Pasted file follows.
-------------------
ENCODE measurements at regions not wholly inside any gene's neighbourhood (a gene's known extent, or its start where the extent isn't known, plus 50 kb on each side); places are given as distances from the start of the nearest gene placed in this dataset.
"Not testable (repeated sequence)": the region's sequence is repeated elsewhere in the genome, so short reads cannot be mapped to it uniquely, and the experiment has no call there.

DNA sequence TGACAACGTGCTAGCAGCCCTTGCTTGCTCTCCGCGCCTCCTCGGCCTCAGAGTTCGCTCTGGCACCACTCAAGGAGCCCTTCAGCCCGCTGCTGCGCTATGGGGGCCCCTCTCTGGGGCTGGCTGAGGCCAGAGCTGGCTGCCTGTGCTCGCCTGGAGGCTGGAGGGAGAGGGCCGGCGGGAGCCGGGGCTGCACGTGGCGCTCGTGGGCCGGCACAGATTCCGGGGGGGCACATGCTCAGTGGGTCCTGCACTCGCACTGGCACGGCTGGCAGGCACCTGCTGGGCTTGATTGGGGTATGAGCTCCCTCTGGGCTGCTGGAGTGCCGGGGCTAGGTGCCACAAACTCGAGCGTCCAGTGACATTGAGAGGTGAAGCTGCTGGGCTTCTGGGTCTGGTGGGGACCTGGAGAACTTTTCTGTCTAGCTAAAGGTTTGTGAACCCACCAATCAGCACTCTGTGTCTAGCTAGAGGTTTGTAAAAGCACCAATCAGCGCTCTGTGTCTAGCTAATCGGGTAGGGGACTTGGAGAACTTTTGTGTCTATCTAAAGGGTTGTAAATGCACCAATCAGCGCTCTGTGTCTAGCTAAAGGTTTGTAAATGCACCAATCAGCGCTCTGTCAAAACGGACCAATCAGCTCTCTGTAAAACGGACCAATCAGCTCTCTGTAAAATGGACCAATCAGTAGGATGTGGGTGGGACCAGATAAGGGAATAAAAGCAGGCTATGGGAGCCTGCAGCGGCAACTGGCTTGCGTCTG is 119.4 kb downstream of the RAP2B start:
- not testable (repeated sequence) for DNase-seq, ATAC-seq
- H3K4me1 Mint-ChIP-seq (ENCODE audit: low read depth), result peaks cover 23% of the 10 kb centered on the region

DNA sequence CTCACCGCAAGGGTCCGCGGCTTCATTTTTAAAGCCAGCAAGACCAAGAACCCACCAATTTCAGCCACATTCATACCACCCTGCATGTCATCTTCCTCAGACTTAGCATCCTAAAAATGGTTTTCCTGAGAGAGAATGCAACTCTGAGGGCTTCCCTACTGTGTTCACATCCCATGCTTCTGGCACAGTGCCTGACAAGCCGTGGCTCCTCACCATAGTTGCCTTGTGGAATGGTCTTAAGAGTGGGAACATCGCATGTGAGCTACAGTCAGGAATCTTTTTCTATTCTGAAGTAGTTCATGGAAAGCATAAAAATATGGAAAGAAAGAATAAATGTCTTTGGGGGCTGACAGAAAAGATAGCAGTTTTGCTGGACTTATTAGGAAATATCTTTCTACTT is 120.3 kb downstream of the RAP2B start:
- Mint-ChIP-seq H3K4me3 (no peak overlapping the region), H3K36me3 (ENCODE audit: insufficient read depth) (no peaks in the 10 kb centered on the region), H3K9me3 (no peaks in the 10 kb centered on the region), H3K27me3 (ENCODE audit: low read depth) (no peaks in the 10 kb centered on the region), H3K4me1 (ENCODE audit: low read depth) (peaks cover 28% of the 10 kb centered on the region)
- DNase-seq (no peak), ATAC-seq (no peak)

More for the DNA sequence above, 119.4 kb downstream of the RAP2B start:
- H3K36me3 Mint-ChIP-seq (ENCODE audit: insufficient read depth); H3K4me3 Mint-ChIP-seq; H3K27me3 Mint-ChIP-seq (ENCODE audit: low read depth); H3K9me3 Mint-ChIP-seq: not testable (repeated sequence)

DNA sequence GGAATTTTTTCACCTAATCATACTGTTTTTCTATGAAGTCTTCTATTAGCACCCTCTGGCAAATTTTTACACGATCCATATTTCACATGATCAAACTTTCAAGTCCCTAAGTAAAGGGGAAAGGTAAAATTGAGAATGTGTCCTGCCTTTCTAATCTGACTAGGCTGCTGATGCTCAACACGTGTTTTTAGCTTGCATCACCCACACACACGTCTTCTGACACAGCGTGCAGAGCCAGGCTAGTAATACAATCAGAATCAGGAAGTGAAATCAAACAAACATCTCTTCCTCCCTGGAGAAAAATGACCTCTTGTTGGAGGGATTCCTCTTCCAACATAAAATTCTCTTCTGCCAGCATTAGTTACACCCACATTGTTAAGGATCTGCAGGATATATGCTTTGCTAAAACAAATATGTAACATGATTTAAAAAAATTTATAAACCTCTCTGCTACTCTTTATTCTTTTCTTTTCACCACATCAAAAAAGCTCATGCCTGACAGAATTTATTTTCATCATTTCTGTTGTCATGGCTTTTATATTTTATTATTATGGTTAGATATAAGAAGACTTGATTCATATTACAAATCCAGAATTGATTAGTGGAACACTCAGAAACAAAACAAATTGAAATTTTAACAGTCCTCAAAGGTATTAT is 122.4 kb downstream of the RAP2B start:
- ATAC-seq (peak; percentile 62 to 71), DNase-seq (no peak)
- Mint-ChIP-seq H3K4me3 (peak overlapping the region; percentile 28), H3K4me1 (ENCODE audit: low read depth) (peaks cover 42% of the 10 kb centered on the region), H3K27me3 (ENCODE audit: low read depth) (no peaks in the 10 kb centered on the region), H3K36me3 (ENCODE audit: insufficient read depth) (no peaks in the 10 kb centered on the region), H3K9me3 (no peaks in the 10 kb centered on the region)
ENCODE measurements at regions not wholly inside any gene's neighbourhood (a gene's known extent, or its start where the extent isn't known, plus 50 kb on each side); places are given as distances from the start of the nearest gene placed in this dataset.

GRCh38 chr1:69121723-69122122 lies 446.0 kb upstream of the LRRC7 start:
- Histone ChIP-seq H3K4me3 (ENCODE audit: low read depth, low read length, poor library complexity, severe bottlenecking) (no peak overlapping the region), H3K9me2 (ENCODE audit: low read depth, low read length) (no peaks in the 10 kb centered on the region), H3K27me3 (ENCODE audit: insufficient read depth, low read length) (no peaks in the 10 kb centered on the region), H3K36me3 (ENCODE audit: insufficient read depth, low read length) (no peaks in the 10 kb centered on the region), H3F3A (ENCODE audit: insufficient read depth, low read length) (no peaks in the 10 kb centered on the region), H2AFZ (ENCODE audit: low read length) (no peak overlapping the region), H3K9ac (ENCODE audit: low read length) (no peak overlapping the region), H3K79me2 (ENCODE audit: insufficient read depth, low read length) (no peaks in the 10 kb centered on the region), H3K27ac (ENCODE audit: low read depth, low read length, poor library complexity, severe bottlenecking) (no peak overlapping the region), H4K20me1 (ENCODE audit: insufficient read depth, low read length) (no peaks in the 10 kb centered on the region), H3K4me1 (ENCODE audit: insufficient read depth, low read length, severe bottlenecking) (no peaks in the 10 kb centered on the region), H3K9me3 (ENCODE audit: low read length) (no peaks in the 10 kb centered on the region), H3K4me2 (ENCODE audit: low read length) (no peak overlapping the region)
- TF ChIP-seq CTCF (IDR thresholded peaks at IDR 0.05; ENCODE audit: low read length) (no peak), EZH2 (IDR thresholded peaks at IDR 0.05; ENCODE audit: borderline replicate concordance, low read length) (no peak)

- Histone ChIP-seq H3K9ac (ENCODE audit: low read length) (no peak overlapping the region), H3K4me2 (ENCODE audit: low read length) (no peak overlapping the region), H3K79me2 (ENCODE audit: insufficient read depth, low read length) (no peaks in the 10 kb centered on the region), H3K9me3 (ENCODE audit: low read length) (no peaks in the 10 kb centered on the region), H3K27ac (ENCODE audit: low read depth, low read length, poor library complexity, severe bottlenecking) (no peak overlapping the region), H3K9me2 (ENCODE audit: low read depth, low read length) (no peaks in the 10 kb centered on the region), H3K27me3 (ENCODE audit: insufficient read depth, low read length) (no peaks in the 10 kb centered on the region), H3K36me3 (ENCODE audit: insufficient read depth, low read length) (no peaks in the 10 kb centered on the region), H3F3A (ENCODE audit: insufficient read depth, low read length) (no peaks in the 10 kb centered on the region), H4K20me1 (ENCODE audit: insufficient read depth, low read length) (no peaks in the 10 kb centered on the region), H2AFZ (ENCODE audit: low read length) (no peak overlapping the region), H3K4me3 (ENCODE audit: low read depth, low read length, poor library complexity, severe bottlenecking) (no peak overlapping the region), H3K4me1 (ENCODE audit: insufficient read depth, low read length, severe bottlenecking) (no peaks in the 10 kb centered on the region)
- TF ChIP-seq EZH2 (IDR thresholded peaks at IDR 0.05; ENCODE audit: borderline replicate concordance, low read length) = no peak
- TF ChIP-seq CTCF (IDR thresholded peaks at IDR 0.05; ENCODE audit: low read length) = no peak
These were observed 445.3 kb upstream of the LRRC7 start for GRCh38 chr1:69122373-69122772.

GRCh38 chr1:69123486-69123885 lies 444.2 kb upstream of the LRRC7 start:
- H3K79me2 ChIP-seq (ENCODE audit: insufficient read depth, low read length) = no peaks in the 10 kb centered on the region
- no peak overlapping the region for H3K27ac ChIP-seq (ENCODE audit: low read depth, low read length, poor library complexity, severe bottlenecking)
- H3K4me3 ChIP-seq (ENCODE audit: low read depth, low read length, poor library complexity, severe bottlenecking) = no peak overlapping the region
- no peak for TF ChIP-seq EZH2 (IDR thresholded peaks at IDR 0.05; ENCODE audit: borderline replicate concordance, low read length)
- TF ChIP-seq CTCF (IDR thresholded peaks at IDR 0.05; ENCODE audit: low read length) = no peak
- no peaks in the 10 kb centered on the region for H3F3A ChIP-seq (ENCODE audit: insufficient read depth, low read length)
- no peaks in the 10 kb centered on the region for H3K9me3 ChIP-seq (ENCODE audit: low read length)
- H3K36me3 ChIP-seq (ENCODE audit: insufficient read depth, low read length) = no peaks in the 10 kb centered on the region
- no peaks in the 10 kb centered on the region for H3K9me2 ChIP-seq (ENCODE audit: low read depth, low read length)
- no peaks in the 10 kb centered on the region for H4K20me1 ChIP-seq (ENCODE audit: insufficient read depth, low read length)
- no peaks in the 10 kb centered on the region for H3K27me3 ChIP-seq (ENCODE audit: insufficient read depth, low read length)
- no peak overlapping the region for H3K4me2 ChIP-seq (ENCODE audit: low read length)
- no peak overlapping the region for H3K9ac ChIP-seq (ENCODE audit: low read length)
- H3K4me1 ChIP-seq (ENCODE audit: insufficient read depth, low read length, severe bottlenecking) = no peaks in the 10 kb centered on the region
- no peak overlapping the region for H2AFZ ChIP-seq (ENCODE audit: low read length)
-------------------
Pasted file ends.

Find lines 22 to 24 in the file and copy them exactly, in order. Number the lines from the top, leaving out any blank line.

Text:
GRCh38 chr1:69123486-69123885 lies 444.2 kb upstream of the LRRC7 start:
- H3K79me2 ChIP-seq (ENCODE audit: insufficient read depth, low read length) = no peaks in the 10 kb centered on the region
- no peak overlapping the region for H3K27ac ChIP-seq (ENCODE audit: low read depth, low read length, poor library complexity, severe bottlenecking)